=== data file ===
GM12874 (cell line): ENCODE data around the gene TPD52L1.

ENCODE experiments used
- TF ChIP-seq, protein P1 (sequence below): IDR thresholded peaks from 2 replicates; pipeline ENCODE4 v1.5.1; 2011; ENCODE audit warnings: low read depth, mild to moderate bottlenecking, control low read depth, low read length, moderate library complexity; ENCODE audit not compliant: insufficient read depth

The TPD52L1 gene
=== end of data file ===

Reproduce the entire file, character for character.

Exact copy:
GM12874 (cell line): ENCODE data around the gene TPD52L1.

ENCODE experiments used
- TF ChIP-seq, protein P1 (sequence below): IDR thresholded peaks from 2 replicates; pipeline ENCODE4 v1.5.1; 2011; ENCODE audit warnings: low read depth, mild to moderate bottlenecking, control low read depth, low read length, moderate library complexity; ENCODE audit not compliant: insufficient read depth

The TPD52L1 gene